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Business rates reform leads to higher bills but greater opportunity

October 26th, 2017 by Chris St Cartmail

The government’s re-evaluation of the country’s business rates has driven up the tax bill for many of the UK’s smaller enterprises, but could provide an opportunity for those looking to buy a business.

Though at the time officials promised this year’s rates adjustment would be “revenue neutral” for the government, the move was intended to re-balance £3.6 billion worth of tax income by boosting charges in London but cutting those in small towns and rural areas.

A recent analysis by rates specialist CVS reveals that increases to the business tax will total £152 million in April 2018, however, with more than 56,000 small business facing “steep rises”.

As a property tax based primarily on rental values, it may come as no surprise that a heightened rate of inflation and spiralling commercial rent – particularly in London – have driven up rates. Increase import prices due to Brexit, too, may see consumers tightening their belts on spending.

After the government’s first revaluation in seven years, firms in London saw an average rise in business rates of 24 per cent while regional traders experienced a 5 per cent drop – which is fine, until you consider that many were expecting at least a 50 per cent reduction.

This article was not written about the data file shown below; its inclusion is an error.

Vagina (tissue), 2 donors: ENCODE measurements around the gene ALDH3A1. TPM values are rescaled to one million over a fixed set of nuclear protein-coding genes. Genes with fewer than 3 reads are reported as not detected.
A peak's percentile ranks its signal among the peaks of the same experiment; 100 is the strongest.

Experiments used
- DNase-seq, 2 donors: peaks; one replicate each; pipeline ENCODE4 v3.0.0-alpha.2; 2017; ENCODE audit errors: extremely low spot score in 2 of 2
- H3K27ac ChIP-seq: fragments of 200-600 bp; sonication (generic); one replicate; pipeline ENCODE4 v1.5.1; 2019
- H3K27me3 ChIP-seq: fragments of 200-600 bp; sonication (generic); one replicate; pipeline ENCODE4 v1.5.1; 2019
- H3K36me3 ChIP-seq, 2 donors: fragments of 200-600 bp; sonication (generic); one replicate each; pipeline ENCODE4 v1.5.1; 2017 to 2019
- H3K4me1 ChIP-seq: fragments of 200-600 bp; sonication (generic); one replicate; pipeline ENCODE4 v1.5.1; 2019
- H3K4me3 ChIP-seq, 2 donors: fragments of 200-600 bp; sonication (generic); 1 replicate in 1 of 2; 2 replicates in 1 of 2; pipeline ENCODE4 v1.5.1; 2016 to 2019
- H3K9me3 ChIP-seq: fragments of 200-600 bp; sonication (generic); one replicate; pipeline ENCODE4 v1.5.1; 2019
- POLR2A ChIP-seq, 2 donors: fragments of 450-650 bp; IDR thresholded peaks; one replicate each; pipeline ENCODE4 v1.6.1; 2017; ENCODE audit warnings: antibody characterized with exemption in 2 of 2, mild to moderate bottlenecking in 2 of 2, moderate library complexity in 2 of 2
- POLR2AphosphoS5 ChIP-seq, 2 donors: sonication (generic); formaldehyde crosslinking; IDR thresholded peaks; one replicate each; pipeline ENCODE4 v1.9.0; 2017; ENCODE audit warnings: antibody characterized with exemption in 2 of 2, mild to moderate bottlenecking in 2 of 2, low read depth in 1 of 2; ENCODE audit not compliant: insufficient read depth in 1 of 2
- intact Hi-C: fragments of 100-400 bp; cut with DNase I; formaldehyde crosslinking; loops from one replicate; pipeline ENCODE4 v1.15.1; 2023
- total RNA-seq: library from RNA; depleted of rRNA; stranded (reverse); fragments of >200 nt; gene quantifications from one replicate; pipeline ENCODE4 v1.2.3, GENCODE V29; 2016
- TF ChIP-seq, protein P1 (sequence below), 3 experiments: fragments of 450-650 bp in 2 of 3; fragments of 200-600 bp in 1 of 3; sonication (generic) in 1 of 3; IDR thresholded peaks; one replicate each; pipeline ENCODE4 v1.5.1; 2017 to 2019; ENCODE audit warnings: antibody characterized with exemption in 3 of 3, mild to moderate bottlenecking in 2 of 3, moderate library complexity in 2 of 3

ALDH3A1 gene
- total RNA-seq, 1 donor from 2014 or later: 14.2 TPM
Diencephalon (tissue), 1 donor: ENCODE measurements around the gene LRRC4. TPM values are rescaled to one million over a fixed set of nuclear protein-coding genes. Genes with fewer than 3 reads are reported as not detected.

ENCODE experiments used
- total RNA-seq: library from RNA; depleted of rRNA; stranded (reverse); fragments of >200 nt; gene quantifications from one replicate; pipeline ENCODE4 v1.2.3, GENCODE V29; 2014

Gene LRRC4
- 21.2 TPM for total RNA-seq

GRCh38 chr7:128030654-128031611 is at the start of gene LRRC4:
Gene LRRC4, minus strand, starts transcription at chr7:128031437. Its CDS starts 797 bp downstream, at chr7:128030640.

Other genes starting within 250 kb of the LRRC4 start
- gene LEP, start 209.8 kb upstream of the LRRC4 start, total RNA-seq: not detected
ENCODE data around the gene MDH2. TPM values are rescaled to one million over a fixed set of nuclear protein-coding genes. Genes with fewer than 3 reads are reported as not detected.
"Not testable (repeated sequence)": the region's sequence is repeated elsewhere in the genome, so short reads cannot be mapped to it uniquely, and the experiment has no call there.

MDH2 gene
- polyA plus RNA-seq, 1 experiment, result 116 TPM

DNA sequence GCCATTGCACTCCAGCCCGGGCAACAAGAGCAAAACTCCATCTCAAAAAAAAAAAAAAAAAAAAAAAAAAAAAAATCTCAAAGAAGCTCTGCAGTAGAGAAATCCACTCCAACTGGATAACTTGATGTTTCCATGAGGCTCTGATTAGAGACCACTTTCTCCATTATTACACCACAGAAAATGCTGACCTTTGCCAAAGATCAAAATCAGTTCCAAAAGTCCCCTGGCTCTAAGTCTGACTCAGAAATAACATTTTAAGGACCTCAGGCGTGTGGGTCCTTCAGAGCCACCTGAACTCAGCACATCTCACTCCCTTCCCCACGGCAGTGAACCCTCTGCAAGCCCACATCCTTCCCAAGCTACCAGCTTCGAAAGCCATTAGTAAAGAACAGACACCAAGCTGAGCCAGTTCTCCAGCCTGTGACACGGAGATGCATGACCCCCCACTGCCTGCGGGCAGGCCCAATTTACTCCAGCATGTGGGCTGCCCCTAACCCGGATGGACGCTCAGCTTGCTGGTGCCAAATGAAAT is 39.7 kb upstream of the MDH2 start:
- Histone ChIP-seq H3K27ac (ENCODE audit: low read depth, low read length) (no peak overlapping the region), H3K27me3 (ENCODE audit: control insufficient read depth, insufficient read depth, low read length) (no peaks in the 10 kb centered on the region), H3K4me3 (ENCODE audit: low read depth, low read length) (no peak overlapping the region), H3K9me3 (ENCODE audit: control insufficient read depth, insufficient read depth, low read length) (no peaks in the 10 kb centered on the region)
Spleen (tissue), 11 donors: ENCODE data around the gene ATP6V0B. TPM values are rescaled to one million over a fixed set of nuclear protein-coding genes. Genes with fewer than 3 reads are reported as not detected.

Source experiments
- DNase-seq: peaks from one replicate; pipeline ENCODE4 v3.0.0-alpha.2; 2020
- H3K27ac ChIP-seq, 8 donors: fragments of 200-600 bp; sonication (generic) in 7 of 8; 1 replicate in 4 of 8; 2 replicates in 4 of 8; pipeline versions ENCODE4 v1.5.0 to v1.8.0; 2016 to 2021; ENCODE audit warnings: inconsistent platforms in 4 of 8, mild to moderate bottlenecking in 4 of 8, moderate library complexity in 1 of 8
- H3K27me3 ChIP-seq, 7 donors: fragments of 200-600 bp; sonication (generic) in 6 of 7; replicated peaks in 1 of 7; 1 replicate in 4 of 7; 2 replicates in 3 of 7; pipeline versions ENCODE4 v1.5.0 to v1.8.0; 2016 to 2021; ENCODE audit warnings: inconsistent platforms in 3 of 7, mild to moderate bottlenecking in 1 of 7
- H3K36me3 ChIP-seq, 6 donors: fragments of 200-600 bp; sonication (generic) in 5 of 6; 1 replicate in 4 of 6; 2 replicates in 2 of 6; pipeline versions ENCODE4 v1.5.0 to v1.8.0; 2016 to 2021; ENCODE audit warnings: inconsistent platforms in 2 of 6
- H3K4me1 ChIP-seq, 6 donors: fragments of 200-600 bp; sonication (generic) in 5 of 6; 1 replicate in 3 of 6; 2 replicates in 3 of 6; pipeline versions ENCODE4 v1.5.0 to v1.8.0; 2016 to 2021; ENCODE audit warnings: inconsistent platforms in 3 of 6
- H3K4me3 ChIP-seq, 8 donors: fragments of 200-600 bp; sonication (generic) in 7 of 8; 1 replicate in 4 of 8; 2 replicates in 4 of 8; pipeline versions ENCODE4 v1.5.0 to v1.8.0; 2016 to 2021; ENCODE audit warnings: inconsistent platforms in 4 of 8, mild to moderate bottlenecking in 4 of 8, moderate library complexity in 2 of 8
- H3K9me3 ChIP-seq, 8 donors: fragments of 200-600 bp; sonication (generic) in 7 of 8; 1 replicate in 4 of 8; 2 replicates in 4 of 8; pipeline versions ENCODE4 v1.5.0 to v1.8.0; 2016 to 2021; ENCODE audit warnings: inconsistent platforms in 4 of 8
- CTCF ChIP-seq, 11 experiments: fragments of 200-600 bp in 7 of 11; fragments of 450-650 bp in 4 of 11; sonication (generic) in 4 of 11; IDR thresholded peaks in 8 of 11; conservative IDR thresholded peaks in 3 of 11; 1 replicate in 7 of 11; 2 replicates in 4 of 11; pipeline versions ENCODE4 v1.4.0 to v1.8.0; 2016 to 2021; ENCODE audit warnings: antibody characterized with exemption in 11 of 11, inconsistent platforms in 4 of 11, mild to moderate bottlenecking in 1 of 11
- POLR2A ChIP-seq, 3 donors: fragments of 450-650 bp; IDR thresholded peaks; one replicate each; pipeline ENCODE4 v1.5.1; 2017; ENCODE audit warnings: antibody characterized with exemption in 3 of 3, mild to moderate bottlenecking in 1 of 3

Though these increases may see costs rise for many small businesses, and those in large cities particularly, there is a great opportunity for savvy buyers to find new acquisition targets.

On one hand, with slashed margins and heightened operating pressures, there may be more distressed or cut-price companies available to buy. On the other, there are myriad opportunities for particularly experienced buyers to transform businesses that may have otherwise been abandoned.

That being said, the view from the government is that these rates are being closely monitored and should remain constrained.

Following news about the higher rates for smaller businesses, the Treasury reaffirmed that it was delivering “the biggest ever cut in business rates across the country” and had no plans to change the relief package.